Making the difficult decision to leave family: An African father’s story

Publicado: 12 septiembre 2015 8:00 CET

By: Nelly Muluka, IFRC

Ange Konfyeyane, 58, a widower and father of 12 children, is a volunteer with the Central African Red Cross. Inspired by the story of Henry Dunant, the Swiss businessman who helped create the international organization, Ange joined the local Red Cross committee in Poua in 2008, where he was trained in first aid.

“Personnel from the local Red Cross came to my village to tell us about the work of the Red Cross. They shared with us the story of Henry Dunant. I was touched and I immediately registered as a volunteer,” says Ange.

As a widower, single-handedly looking after his children was challenging. Ange made the difficult decision to leave his children in the care of his eldest, and moved more than 600 kilometres away, to the capital of Bangui, where he became a volunteer security guard at the Red Cross. The little stipend he received as a volunteer, he used to support his family back home, up until 5 December 2013, when armed conflict broke out.

“On that fateful day, many people had been seriously injured and needed our support. With many volunteers also affected or displaced, there was an urgent need for manpower. I took my jacket and joined the team for what, to me, remains one of the most risky response missions that we have ever undertaken,” says Ange.

In a charged and fragile environment, Ange and other volunteers gathered bodies and provided them dignified burials. They gave first aid to people who were injured and transferred critical cases to the Henry Dunant health facility at the Red Cross headquarters; a facility which was already stretched to its limit with patients.

The conflict hits close to home

The following week, Ange received a call from his 23-year-old son in Poua, informing him that all of his children had been displaced, household items had been looted, and their house burned down. The children had no option but to move to the bush for shelter and security.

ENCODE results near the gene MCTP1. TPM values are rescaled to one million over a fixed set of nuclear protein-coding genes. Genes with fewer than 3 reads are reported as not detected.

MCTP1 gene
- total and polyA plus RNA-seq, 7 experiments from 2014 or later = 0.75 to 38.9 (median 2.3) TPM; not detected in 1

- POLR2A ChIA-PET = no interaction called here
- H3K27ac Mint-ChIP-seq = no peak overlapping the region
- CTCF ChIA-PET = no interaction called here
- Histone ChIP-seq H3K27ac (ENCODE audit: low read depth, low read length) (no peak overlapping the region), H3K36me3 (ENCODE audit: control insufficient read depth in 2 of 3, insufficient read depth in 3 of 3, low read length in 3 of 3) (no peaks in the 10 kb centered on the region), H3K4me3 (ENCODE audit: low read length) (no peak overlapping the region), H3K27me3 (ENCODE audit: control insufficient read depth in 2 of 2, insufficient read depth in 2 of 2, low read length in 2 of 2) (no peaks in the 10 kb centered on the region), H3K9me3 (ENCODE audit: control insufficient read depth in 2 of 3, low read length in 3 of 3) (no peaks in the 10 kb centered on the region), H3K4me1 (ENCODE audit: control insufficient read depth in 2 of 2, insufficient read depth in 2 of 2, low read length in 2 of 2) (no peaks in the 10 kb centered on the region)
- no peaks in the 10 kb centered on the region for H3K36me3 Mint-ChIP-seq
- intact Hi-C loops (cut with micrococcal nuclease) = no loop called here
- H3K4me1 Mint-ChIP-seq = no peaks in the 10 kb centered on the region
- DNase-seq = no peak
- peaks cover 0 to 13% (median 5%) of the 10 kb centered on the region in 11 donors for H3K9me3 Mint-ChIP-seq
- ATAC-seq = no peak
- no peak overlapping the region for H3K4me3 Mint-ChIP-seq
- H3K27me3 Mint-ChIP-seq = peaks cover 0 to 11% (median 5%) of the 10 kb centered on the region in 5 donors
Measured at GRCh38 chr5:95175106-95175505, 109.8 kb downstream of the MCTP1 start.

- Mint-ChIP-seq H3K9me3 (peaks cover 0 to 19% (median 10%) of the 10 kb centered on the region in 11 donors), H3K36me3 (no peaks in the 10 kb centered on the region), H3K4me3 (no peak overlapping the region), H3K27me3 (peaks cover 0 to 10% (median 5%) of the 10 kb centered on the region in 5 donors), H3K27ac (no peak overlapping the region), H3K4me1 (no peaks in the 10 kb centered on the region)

“Here I was serving humanity, yet my children were in the bush. I immediately thought of going there to protect them but no, I had a responsibility to serve humanity in Bangui,” says Ange, adding that as a humanitarian, one has to always place vulnerable people first, regardless of the circumstances.

Ange’s family stayed in the forest for four months where he says they lacked basic essentials and faced many challenges including insecurity, lack of access to safe drinking water, and exposure to sickness. To date, Ange has not yet managed to make the long insecure journey back to Poau, but his son was able to reach Bangui. Using the little savings he had managed to secure from his volunteer allowance, Ange bought a basic phone so he could communicate with his children. He also gave them a little bit of money which they used to put up a simple temporary shelter. Ange continues to support his family using trusted truck drivers to deliver money when humanitarian convoys make the long risky trip. He is determined to save enough money to send the younger children back to school when normality returns.

Many families like Ange’s have been affected by the ongoing conflict and are still living in bushes, internally displaced persons (IDP) camps, with host families, or in neighbouring countries as refugees. According to the Population Movement Commission, there are at least 31 IDP camps in Bangui and 66 others in the provinces, hosting close to 368,000 people, all in urgent need of basic essentials. Meanwhile, the situation remains fragile and unpredictable. Between May-August 2015, violence has continued in several parts of the country, with two new IDP camps created, and a large number of people injured or displaced.